Advanced BASIC ROM User Guide

These forums are for community collaboration on archiving, magazine scanning etc. to avoid work duplication and agree conventions / define standards
Post Reply
User avatar
Posts: 207
Joined: Mon Jun 22, 2009 9:07 pm

Advanced BASIC ROM User Guide

Post by dv8 » Mon Oct 09, 2017 10:03 am

Attached is an OCRed and re-typeset copy of The Advanced BASIC ROM User Guide by Colin Pharo.

The zip file also includes an SSD containing all the listings in the book.
(263.09 KiB) Downloaded 182 times

User avatar
Posts: 2031
Joined: Tue Apr 09, 2013 11:30 pm
Location: Doomawangara

Re: Advanced BASIC ROM User Guide

Post by lurkio » Mon Oct 09, 2017 9:05 pm

Great book, outstanding digitisation!

=D> =D> =D>

User avatar
Posts: 2028
Joined: Sat Mar 10, 2012 12:05 pm
Location: New York, New York

Re: Advanced BASIC ROM User Guide

Post by sweh » Thu Oct 12, 2017 1:24 am

I learned so much from this book! I'm pretty sure it almost cost me an "A" in Computer Studies at O Level.

See, there was a section on how floating point numbers were stored. And after the teacher went through the lesson I said "this is wrong; what you've described is _fixed point_ numbers. There's always 3dp in your examples". Next week she came back and said "yes, you're right".

Roll forward... and the o-level exam had a question on floating point numbers. And so, of course, I used exactly how the Beeb stored numbers (based on this book) and not the incorrect lesson.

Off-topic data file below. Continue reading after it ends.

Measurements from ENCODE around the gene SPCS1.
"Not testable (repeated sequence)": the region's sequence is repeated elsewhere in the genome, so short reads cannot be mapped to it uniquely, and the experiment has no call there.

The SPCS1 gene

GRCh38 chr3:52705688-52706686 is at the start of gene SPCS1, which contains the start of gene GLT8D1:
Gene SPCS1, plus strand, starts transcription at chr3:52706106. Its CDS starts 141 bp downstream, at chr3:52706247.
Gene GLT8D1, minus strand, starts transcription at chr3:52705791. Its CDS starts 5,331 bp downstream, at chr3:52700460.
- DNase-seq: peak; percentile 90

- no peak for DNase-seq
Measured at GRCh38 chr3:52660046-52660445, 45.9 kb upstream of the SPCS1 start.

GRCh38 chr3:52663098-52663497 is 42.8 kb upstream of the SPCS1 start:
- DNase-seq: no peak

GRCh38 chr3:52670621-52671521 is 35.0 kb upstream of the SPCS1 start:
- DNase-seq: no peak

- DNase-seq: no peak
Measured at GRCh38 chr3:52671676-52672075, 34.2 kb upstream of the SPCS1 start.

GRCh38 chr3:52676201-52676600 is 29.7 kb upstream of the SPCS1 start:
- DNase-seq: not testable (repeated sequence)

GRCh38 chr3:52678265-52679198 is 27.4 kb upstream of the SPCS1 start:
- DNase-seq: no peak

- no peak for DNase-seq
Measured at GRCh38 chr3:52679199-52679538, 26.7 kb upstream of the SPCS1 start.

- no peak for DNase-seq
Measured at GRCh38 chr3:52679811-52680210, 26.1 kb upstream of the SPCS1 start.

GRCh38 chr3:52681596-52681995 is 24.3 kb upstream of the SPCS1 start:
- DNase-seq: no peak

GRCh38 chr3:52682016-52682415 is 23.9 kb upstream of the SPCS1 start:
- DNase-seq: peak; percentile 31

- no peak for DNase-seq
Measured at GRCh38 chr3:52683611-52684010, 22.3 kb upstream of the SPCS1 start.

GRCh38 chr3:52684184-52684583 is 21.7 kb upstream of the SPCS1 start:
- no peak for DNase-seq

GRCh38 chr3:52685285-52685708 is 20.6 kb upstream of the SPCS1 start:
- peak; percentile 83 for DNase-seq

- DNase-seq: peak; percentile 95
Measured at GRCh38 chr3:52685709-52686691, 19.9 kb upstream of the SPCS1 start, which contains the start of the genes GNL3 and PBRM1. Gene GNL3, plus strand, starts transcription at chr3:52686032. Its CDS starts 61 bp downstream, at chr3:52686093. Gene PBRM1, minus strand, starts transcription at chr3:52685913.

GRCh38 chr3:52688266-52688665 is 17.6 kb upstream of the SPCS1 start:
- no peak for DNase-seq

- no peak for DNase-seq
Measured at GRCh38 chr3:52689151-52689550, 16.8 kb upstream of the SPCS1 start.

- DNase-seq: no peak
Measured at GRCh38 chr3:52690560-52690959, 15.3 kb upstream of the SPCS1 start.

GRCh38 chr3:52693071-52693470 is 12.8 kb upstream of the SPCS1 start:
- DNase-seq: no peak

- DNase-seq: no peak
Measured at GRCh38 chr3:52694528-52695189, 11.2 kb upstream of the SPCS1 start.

Final grade was a "B". Huh. So we paid to get the exam re-marked. I got an "A" with the comment "The student provided an alternate but correct answer to the question".

30+ years later and I'm still convinced the official exam was wrong on floating point numbers!

And much kudos for the excellent quality PDF.

Posts: 1208
Joined: Mon Jul 25, 2016 11:05 am

Re: Advanced BASIC ROM User Guide

Post by Coeus » Tue May 15, 2018 4:58 pm

Indeed, thanks dv8.

On the question of the floating point numbers it reminds me that when we did computer studies at school a few of us in the class were familiar with microprocessors and microprocessor assembly language whereas the course was probably based on mainframe computing. The one I remember was an example assembly language for some fictional computer which had a multiply instruction and I remember thinking "not on anything I've seen - usually you have to write a subroutine for that".

I wonder how much floating point was used on mainframes. Probably not at all in most COBOL programs. Maybe in FORTRAN. I also wonder if there was confusion by assuming that real numbers were held in floating point form. Of course they could be, a microprocessor BASICs generally did, but fixed point (scaled) representations would have also been practical for some applications.

Posts: 15
Joined: Fri Dec 09, 2011 9:56 am

Re: Advanced BASIC ROM User Guide

Post by thearttrooper » Tue Apr 16, 2019 7:24 pm

I wanted to echo the comments congratulating you on the quality of the the production.

Post Reply